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Cold Weather Home Maintenance: A Simple Guide

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As the temperature drops and the leaves change colors, people everywhere break out their sweaters in anticipation of winter and the upcoming holiday season. However, it’s not all cozy scarves and sitting by the fire– homeowners have a list of preparations for the maintenance and upkeep of their houses. Prepping your home in the fall can prevent costly repairs in the future. For instance, insulating your pipes can help prevent them freezing over which can lead to bursts that disrupt your entire home plumbing system. Changing your air filters will keep your heating and cooling system running efficiently, saving you money and keeping your home more comfortable.

Below is a simple guide to more fall and winter home maintenance projects you should complete throughout the season.

Have the Furnace Inspected

At the very least, a leaky furnace costs you heating efficiency and big bucks on your power bill. At the very most it can potentially seep deadly amounts of carbon monoxide into your house, putting you and your entire family in danger. Have your local HVAC expert inspect your furnace for leaks and make sure everything is prepared and ready for winter. Furthermore, change the system’s filters and stock up on some extras for an easy change come spring. You should also place carbon monoxide detectors throughout the home just for extra safety. If you already have carbon monoxide detectors, check their batteries and replace dead ones as needed. And while you are at it, check and replace batteries in your home smoke detectors. Home fire risks increase throughout the holidays and winter months.

Protect Outdoor Furniture

Outdoor furniture is durable, but it’s not made to withstand freezing temperatures, ice, and snow. Harsh winter weather strips paint and warps wood, shortening the life of your pool or patio set. If you have room in the basement or the garage, store your furniture until the spring thaw. If you don’t have storage available, waterproof outdoor furniture covers can help protect wood and metal frames, but you should still bring in cloth cushions.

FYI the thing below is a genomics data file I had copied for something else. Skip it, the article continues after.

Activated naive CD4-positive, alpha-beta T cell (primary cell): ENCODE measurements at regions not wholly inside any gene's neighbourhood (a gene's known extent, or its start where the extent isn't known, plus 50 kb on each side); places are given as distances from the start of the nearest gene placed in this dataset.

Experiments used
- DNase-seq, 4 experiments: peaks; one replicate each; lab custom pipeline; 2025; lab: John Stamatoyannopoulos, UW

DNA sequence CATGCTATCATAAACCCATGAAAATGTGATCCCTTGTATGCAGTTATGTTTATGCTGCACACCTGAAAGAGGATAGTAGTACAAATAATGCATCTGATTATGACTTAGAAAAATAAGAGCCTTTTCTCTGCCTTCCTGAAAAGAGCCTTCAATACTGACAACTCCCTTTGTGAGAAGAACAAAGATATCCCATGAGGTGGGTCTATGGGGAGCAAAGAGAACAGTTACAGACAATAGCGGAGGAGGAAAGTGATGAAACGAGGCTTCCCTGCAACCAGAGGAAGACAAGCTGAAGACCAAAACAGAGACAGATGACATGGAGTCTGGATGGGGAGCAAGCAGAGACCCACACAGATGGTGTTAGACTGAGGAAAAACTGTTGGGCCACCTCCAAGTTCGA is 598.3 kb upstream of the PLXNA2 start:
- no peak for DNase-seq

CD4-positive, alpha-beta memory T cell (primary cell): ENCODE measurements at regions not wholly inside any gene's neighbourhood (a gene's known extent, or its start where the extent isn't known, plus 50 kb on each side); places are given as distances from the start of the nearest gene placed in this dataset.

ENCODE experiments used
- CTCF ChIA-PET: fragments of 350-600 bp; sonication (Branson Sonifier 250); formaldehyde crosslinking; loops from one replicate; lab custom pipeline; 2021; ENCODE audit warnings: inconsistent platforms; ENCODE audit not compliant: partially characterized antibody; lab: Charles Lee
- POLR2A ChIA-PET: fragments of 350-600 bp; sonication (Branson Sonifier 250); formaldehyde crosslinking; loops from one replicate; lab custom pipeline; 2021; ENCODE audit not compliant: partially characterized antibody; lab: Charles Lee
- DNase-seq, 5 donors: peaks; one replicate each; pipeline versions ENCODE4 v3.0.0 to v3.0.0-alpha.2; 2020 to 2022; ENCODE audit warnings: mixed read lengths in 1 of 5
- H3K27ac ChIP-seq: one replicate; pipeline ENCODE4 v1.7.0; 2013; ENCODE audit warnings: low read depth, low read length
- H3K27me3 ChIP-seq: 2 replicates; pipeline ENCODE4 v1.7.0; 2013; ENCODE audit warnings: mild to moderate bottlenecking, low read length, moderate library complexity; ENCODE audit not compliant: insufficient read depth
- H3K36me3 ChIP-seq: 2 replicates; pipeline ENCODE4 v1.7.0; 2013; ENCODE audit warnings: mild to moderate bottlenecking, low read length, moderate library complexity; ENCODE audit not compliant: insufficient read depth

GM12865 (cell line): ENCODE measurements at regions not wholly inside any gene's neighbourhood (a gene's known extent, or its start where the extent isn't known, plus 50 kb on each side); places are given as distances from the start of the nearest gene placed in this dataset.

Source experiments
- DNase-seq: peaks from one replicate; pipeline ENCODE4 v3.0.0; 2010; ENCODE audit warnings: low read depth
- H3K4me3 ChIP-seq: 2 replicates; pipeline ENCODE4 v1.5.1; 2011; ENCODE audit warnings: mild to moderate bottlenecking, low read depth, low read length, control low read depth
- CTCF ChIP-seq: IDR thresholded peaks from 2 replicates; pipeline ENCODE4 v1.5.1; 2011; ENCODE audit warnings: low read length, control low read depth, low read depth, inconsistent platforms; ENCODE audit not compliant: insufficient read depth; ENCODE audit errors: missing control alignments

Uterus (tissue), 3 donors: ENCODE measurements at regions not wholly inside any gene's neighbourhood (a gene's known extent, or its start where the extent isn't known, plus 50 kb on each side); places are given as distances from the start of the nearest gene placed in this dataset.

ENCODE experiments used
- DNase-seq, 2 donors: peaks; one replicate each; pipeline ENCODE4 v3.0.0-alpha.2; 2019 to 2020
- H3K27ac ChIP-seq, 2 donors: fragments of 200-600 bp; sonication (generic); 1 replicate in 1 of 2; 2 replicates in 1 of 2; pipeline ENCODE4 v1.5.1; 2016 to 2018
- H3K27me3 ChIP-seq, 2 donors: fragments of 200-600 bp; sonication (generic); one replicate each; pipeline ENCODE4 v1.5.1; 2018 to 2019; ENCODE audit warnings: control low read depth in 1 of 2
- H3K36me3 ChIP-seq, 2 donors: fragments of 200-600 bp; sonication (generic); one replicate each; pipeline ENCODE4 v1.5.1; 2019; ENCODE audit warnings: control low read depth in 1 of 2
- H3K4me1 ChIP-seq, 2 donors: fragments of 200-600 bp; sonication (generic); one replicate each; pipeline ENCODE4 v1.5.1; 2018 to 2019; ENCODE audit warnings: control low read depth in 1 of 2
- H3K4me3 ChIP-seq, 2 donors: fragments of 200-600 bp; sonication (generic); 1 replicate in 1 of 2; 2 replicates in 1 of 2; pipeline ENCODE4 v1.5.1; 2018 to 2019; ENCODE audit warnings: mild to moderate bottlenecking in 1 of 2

Get Your Hands Into the Gutters

Late autumn is the most important time to clean out the gutters. Falling leaves and dust clog the drains throughout the season and if you don’t get rid of the debris, you are putting yourself at risk for a few major problems down the road. If the clogs are not removed and a heavy rain comes, water can pool up and damage your roof, sides, or even foundation. If gutters are filled with gunk and then freeze over, that extra weight can put enough pressure on the bearings for the system to crack or break. Both possible situations are bad enough for you to break out the ladder and do it yourself.

Fertilize the Lawn

Fertilizing your lawn in the fall helps nourish the soil and roots for lush grass come spring. The first step is aerating the soil, using tools to puncture the earth and deliver oxygen into the dirt. It allows your lawn to “breathe” in a way. The next step is applying dry fertilizer that will create a protective barrier over the soil, keeping the grass roots underneath alive. Fertilizer also provides essential nutrients for grass so you can look forward to a plush, green lawn once the weather warms.

Protect Potted Plants

Potted plants won’t survive a freeze, so move them indoors to a sunroom or greenhouse to keep them warm and prevent deadly frost. If you can’t bring your flowers indoors, you will have to replace them the next year– which is fine! Empty, clean, and store the pots and reuse them when March and April roll around.


Being a homeowner means protecting your investment. In the fall, that requires maintenance that prevents costly damages in the winter. First off, have your furnace inspected to keep your family warm and safe. Cleaning the gutters can prevent costly cracks and leaks that are even worse when it is cold out. Finally, retire your yard for the season by protecting outdoor furniture, fertilizing your lawn, and protecting potted plants until next spring.

Written by Paul Denikin of Dad Knows DIY

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